November 20, 2014 / 9:43 AM / 3 years ago

GLOBAL MARKETS-Shares punctured by two-pronged slowdown in China, Europe

* European, Asian shares fall after weak euro zone, China
PMI data
    * Wall Street seen down amid U.S. indicator flurry
    * China flash PMI shows output shrank for 1st time in 6
    * Yen hits multi-year lows vs dollar, euro

    By Marc Jones
    LONDON, Nov 20 (Reuters) - World stocks extended losses on
Thursday as evidence suggested  both the Chinese and European
economies were slowing, while the yen slid to multi-year lows
against the dollar and euro on bets on more Japanese money
    Wall Street was expected to fall around 0.4 percent when
trading resumes  as signs of a pick-up in
underlying U.S. inflation and more encouraging signals from the
jobs market set the tone for manufacturing PMIs.
    Markets were also still digesting Wednesday's meeting
minutes from the U.S. central bank which suggested that it will
still push ahead with its first rate hike since the financial
crisis next year. 
    Other parts of the world continue to point in the opposite
direction, however, with further monetary easing measures
    The China flash HSBC/Markit manufacturing purchasing
managers' index showed factory output contracted in the world's
second-biggest economy for the first time in six months.
    In Europe signs were just as gloomy as the private sector in
its biggest economy, Germany, grew at the slowest rate in 16
months, and in France a slight pick-up was overshadowed by the
fastest drop in new business in over a year.
    "There has been a little bit of relief in markets recently,
but I think this will create another round of fears that the
euro zone is losing momentum," said Emile Cardon, a euro zone
strategist at Rabobank.
    China's data had left Asian stocks excluding
Japan's high-flying Nikkei at a month low, and Europe's
dour figures saw stock markets in London, Frankfurt
 and Paris tumble 0.7, 0.6 and 1.3 percent. 
    With the data also raising pressure on the European Central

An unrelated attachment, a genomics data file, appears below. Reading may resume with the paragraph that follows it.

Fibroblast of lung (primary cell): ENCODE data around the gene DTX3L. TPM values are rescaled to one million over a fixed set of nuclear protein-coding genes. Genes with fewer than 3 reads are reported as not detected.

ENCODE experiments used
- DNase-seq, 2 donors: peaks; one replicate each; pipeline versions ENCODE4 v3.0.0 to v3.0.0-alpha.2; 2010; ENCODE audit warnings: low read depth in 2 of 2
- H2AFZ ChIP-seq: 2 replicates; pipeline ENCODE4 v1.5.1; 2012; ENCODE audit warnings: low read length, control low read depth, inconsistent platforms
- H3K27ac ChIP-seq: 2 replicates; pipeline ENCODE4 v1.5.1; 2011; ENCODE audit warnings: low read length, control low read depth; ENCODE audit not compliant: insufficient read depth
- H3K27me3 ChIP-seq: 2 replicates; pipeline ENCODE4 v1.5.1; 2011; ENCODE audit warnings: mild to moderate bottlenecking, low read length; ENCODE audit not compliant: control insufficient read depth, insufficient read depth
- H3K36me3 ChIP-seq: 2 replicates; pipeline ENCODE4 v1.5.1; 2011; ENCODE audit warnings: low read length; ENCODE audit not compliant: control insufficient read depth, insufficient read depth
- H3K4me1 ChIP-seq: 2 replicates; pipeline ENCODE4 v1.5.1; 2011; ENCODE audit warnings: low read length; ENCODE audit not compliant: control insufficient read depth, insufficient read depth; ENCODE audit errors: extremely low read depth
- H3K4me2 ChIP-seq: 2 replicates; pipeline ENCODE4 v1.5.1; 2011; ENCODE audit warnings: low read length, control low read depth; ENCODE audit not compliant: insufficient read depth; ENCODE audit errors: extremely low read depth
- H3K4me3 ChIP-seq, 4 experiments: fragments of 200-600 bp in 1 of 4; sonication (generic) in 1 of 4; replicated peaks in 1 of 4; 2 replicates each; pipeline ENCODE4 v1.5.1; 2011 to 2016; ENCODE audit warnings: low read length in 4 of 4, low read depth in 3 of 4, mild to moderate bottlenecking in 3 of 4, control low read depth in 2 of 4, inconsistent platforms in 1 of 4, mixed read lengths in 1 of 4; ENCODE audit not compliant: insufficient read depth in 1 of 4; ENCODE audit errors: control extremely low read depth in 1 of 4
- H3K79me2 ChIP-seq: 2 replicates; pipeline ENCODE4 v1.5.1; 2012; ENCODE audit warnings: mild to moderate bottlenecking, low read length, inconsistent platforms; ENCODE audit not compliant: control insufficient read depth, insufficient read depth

Bank as it ponders possible asset-buying schemes, euro zone
government bond yields kicked lower and the euro fell for
the first time in three days. 
    "I think this increases the chances that the ECB will
actually start buying government bonds," added Rabobank's
    The Fed's hints of confidence about the economy further
highlighted the divergence in U.S. monetary policy relative to
Europe and Japan. The ECB and Bank of Japan are struggling to
stave off deflation and shore up their shaky economies.
    The minutes said although there were still serious question
marks about inflation, a number of Federal Reserve officials
felt it would be wise to provide some clarity soon on how
swiftly rates might rise. 
    Beaten down by the dollar again, the yen hit a seven-year
low and slid to a six year low against the euro 
despite the weak euro zone data. The euro fetched $1.2530
, off an overnight three-week high of $1.2602.
    In commodities, gold remained under pressure. It fell more
than 1 percent on Wednesday after a poll showed support among
Swiss voters slipping to 38 percent in favour of a referendum
that would require the Swiss National Bank (SNB) to boost its
gold reserves. 
    If the "Save our Swiss gold" proposal did pass, the SNB
would be banned from selling any of its gold reserves and would
have to hold at least 20 percent of its assets in the metal,
compared with 7.8 percent last month.
    China's data also landed another blow on the Australian
dollar as the price of iron ore .IO62-CNI=SI, one of its big
exports to China, hit a five-year low. 
    Copper dropped too, falling 0.2 percent, though
Brent oil stayed steady just above $78 a barrel as the
market waited for news on possible cuts in oil output ahead of
what is shaping up to be a landmark OPEC meeting next week.
    "The market has fallen to a level it is going to park at
until it gets anything more definitive about OPEC," said Ric
Spooner, chief market analyst at Sydney's CMC Markets.
    Among the larger emerging markets, South Africa and Turkey
both held interest rates despite high inflation while
rouble-traded Russian stocks hit their highest level of the year
on hopes the 30 percent slump in the rouble will lift exports.

 (Additional reporting by Keith Wallis in Singapore, editing by
John Stonestreet)

Our Standards:The Thomson Reuters Trust Principles.
0 : 0
  • narrow-browser-and-phone
  • medium-browser-and-portrait-tablet
  • landscape-tablet
  • medium-wide-browser
  • wide-browser-and-larger
  • medium-browser-and-landscape-tablet
  • medium-wide-browser-and-larger
  • above-phone
  • portrait-tablet-and-above
  • above-portrait-tablet
  • landscape-tablet-and-above
  • landscape-tablet-and-medium-wide-browser
  • portrait-tablet-and-below
  • landscape-tablet-and-below